Things may sound alike as you get near the end of the album but by then Young Guns have already shown that they are indeed a force to be reckoned with. Fans of LostProphets and early Funeral For A Friend can rest assured, they’ve got another band to fall head over heels in love with. Hell, 30 Seconds To Mars could already learn a thing or two from these guys.
Score: 7.5 out of 10
Live Forever Records / PIAS

Bad Religion – The Dissent Of Man

30 Years. 15 Albums. It sounds insane but Bad Religion is still going at it. And what’s even better… “The Dissent Of Man” is another kickass album that even trumps the last two albums and one that goes back to their heydays.

They kick things off in high gear with the opening combo that is “The Day That The Earth Stalled” and “Only Rain”. As you work your way further down the tracklisting you’ll find Bad Religion with their foot on the gas on even more occasions (“Meeting Of The Minds”, “Avalon”). But they’ll just as well slow things down though here and there. Like on “Won’t Somebody” which reminded me of Social D. All the while Greg Gaffin is still stringing lyrics together with words that sometimes have more than three syllables. You heard that right. That’s pretty much the same amount of chords they’ve been using all these years to play their songs.

It’s the combination of great hooks, vocal harmonies, energy, intelligent lyrics and 30 years of experience that makes “The Dissent Of Man” another must. It also accounts for the fact why Bad Religion still is one of the biggest and best punkrock bands on the planet.
Score: 8.5 out of 10

Kingfisher Sky – Skin Of The Earth

Thank god for the internet because I didn’t know the first thing about this band. Apparently Kingfisher Sky is a Dutch outfit that was started after drummer Ivar De Graaf left Within Temptation to make his own music. Apparently “Skin Of The Earth” is not the band’s first release. They’ve already been going at it since 2001 and this is their second full-length. And apparently… no, not apparently… this I found out while listening to the album… they like their gothic metal with some proggy twists and a slight medieval-sounding touch.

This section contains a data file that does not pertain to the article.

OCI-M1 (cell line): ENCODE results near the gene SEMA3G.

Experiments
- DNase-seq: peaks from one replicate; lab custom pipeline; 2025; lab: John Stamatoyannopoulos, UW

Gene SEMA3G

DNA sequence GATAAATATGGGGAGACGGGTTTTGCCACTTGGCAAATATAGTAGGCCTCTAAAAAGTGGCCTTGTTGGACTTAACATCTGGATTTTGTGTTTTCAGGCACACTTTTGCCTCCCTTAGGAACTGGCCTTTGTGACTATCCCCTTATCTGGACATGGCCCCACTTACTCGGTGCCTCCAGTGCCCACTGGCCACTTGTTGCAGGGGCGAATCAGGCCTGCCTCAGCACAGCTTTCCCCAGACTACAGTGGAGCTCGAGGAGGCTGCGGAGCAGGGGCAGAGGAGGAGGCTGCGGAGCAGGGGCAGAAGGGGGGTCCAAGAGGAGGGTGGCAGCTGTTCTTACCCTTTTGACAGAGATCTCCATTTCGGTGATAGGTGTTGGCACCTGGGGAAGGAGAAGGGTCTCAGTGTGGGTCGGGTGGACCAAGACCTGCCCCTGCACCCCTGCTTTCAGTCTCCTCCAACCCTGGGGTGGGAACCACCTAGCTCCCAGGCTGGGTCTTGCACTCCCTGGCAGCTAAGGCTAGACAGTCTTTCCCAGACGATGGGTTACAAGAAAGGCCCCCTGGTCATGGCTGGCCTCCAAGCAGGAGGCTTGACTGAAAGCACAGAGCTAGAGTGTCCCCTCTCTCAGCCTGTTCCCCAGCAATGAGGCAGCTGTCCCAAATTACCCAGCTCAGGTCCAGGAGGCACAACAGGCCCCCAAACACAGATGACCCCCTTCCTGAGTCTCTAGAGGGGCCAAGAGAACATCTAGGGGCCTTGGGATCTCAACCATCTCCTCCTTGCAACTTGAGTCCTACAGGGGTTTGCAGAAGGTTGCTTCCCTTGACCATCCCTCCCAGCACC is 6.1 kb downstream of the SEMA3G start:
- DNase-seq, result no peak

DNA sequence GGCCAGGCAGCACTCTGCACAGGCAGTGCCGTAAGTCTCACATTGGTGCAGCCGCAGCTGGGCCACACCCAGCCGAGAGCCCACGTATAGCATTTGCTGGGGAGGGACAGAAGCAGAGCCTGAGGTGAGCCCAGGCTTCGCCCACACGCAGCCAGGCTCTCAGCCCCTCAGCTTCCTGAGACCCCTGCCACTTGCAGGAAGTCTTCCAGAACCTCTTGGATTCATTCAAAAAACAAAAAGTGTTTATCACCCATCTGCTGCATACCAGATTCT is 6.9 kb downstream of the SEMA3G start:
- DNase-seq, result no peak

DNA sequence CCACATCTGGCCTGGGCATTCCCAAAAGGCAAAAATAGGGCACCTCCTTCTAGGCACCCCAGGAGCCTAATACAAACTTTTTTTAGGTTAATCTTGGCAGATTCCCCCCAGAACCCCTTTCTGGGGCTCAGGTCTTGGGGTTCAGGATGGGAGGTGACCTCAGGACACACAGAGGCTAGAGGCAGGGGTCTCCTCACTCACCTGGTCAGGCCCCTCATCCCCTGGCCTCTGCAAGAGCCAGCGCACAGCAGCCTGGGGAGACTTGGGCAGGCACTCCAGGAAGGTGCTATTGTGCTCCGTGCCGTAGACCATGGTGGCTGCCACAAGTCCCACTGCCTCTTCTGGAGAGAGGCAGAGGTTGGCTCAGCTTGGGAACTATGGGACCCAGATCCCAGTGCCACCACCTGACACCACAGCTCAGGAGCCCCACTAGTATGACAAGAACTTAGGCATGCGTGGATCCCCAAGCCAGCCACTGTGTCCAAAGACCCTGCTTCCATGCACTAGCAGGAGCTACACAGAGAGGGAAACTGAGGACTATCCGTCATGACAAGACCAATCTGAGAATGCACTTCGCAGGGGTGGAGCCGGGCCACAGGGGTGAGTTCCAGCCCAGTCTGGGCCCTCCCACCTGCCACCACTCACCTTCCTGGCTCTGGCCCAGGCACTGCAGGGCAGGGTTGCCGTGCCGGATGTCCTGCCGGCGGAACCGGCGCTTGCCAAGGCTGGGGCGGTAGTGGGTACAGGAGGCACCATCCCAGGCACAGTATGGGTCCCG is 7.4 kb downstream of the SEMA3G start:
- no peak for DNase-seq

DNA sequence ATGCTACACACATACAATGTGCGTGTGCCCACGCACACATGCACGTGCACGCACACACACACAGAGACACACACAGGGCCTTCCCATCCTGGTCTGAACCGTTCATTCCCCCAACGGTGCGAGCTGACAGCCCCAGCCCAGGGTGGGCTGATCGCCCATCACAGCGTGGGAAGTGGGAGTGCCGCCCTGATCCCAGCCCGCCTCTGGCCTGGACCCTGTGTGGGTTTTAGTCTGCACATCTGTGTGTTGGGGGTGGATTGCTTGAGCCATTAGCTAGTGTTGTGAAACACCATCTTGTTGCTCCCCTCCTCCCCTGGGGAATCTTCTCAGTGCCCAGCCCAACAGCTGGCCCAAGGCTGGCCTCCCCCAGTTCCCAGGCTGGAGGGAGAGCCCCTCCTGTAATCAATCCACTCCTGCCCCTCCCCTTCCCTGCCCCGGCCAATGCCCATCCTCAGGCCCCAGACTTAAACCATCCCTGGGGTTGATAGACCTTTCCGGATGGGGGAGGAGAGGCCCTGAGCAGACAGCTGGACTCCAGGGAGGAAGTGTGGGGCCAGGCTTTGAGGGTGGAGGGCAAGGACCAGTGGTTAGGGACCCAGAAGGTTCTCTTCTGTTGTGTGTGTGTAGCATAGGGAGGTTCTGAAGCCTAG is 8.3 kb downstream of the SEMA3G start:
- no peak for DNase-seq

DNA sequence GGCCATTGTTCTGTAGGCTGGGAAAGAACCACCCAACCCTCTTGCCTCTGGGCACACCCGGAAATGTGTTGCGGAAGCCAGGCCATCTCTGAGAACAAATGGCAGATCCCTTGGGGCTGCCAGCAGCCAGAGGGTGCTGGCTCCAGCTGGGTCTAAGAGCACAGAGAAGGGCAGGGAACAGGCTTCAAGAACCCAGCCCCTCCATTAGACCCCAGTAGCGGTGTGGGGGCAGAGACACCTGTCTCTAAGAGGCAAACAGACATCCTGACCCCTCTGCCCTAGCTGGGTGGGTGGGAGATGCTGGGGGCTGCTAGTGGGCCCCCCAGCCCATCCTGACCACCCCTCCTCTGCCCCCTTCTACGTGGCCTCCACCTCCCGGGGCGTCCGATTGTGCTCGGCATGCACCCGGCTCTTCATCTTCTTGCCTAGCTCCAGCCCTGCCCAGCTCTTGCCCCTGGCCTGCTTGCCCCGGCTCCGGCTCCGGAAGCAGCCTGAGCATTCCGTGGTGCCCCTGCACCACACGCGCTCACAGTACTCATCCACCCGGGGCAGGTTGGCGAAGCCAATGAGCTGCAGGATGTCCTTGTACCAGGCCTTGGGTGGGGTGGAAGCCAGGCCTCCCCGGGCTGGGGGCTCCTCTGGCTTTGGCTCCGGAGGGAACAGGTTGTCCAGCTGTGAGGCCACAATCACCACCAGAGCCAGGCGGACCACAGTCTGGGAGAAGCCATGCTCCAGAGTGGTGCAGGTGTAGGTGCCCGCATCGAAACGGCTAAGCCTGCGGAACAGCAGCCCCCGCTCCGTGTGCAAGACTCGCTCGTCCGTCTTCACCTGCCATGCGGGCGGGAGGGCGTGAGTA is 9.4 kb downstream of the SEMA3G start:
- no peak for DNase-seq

While listening the album, you’re bound to pick up on some influences by De Graaf’s previous band and it also made me think of Evanescence. That’s not hard to explain… every female-fronted band that has a bombastic sound like this, makes me think of them.

I seriously dislike both Within Temptation and Evanescence so listening to “Skin Of The Earth” was pretty much pure torture for me. But I guess that if you’re into this kinda thing, they’re not half bad at what they do.
Score: 3 out of 10


Best of 2010

Awesome picture, right? It shows you that tackiness is still very much alive in 2010. Luckily we had a lot of good tunes this year as well to counter all that bad taste. Here’s what we’ve been listening to for the past 12 months.

Top 20 of Best albums of 2010 (in alphabetical order):
Bad Religion – The Dissent Of Man
Ceremony – Rohnert Park
Cruel Hand – Lock & Key
Gatorface – Wasted Monuments
Gringo Star – All Y’All
Heartsounds – Until We Surrender
Johnny Cash – American VI : Ain’t No Grave
Kvelertak – Kvelertak
Leatherface – The Stormy Petrel
Middle Class Rut – No Name, No Color
Off With Their Heads – In Desolation
Spanish Gamble – It’s All Coming Down
The Flatliners – Cavalcade
The Gaslight Anthem – American Slang
The Menzingers – Chamberlain Waits
The Riot Before – Rebellion
The Wonder Years – The Upsides
Trash Talk – Eyes & Nines
Trigger Effect – Versitis Maximus
Young Livers – Of Misery And Toil

Top 3 of best EP/7” of 2010: